Staring out of Belize’s Lighthouse Reef atoll like the pupil of an enormous aquatic eye, it’s hard to imagine that this giant sinkhole once sat above sea level. Perfectly spherical, the Blue Hole is full of stalactites and stalagmites that were initially created above-ground, and has become a popular site for divers, including the likes of Jacques Cousteau.
Antelope Canyon’s undulating sandstone walls have been smoothed and polished to perfection by years of rainwater and flooding. The slot canyon is still prone to flash floods on occasion, but visit on a fair weather day and you’ll be in for a treat, as the walls turn burning shades of amber, bronze and gold in the shafts of sunlight that peek through from above.
Just off the coast, near Hanoi, an estimated 1969 islands pepper the waters of Ha Long Bay – one of the most spectacular places in all of Vietnam. These limestone towers may not be unique, but nowhere else can they be seen on such an impressive scale. Arriving in a wooden junk, visitors can explore a clutch of gorgeous caves inside some of the structures, or swim amongst the glimmering phosphorescent plankton.
Carved into the Arnhem Land plateau by the Katherine River, this 12km-long gorge is the centrepiece of the Nitmiluk National Park. Surrounded by sheer ochre cliffs, with a scattering of waterfalls and walking trails, river cruising – or for the more adventurous, kayaking – is a magnificent way to see this gaping hole in the Katherine countryside.
One of Europe’s best spots for finding dinosaur bones, Brighstone Bay is a great place to embrace your inner Indiana Jones and join a fossil-hunting tour. As the sea eats away at this section of coast new specimens are continually coming to light and you could find yourself getting up close and personal with all manner of giant beasties, including 5m-tall Iguanodons.
Namibia’s newest national park, Sperrgebiet has long been out of bounds to visitors and is still tricky to access. One of the world’s top biodiversity hotspots, this semi-desert region is most famous for its epic sand dunes, which are covered in alluvial diamonds; in the nineteenth century they were collected under a full moon so that it was easier to see them sparkling.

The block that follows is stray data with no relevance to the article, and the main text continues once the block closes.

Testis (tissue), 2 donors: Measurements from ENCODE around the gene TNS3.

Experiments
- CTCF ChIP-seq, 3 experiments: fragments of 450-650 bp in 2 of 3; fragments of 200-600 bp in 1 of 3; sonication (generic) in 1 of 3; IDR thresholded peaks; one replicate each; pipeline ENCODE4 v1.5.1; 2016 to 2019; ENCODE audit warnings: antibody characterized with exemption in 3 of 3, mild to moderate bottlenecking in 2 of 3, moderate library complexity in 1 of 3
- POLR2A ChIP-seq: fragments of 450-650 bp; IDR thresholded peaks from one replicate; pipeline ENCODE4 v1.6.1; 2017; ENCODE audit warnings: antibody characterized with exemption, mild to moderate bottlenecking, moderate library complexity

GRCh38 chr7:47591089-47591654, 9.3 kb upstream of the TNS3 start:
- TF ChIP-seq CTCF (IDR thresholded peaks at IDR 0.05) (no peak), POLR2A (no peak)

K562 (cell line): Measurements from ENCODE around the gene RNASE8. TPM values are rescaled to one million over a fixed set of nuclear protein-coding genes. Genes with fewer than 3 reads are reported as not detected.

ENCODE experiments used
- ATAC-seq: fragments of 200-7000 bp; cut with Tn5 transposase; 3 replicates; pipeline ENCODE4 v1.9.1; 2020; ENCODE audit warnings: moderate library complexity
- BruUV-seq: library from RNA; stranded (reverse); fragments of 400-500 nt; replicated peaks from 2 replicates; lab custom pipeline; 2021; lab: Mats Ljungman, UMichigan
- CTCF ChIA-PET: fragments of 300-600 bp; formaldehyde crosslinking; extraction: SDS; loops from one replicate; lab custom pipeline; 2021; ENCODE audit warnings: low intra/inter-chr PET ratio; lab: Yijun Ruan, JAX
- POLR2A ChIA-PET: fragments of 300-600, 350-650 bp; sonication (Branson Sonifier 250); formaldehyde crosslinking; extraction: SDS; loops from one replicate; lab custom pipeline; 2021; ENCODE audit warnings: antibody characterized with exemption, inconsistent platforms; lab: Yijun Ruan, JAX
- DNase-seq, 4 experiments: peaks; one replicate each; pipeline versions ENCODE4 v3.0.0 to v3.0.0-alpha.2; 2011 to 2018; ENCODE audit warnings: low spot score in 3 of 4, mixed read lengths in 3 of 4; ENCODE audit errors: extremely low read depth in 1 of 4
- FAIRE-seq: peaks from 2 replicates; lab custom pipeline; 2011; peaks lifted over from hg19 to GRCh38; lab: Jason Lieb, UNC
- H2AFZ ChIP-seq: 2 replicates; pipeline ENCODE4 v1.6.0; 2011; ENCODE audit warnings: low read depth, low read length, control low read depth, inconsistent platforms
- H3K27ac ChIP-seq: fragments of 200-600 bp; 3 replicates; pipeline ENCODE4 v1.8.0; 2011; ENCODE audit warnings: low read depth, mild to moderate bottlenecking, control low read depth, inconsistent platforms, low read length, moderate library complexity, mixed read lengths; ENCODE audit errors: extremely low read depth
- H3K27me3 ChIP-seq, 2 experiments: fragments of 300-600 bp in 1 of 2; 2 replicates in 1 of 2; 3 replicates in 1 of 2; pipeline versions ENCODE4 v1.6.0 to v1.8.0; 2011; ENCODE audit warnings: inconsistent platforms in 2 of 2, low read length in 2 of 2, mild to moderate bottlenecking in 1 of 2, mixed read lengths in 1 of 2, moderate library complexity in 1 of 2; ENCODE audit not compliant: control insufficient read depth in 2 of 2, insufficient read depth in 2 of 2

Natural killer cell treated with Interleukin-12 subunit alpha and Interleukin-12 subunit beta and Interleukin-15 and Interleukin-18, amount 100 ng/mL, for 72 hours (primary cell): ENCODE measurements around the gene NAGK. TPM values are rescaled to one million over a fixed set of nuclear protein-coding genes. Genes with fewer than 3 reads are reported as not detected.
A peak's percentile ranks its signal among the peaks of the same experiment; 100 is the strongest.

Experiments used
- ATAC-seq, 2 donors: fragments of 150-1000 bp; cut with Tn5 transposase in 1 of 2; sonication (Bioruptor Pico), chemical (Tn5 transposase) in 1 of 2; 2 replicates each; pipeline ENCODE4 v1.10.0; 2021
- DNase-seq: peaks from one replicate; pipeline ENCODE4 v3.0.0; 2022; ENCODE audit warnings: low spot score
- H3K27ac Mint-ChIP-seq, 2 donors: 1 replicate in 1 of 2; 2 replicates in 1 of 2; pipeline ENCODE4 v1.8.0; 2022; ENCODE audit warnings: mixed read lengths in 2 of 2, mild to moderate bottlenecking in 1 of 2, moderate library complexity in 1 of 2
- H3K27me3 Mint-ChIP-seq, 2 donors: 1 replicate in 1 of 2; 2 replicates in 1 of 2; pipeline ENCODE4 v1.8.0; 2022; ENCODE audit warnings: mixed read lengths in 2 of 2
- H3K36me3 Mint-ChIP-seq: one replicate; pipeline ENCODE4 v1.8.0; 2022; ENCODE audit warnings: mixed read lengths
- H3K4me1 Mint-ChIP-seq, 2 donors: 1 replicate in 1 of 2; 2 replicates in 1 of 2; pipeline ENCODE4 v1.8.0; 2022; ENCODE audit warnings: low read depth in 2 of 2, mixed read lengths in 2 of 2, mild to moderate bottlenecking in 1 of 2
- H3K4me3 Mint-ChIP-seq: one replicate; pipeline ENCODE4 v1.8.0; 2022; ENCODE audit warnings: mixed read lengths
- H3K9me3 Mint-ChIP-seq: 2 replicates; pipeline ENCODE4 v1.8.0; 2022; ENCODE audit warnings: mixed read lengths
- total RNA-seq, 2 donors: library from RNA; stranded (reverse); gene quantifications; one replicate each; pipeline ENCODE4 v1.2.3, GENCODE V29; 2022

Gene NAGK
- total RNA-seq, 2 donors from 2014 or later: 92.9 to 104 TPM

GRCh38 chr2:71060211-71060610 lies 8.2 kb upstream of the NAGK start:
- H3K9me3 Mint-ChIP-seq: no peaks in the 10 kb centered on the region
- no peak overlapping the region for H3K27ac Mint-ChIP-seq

Soaring a stomach-churning 600m into the air, Pulpit Rock and the surrounding fjords were all gouged into the Norwegian landscape by glaciation during the last Ice Age. The rock’s smooth top was planed away by ice and the deep cracks in its sturdy granite are also the result of pressure release from melting glaciers. One day it will cleave away from the mountain completely, but hopefully not before you can pose for a photo.
Don your hard hat and grab a torch for the unique opportunity to explore a historic underground mine on a tour of the world’s richest gold reef. Once you’ve risen from the murky depths of the 226m mine shaft you can see what motivated prospectors and miners for yourself, with a live molten pour of the shiny stuff.
Made all the more special by the fact that they are so difficult to reach, Mexico’s giant crystal caves were originally discovered accidentally by silver miners. Extreme conditions of around sixty degrees centigrade and up to one-hundred percent humidity have allowed the crystals to grow up to 12m long, creating a psychedelic landscape that wouldn’t look out of place in a sci-fi film.
The world’s best-preserved meteor impact site, Arizona’s Meteor Crater is irrefutable evidence that objects from outer space can, and do, collide with the earth. Thought to have landed at a speed of around 40,000 miles per hour, this particular meteorite made a dent almost a mile wide and over 170m deep; the hollow was even used as an official training site for the Apollo astronauts.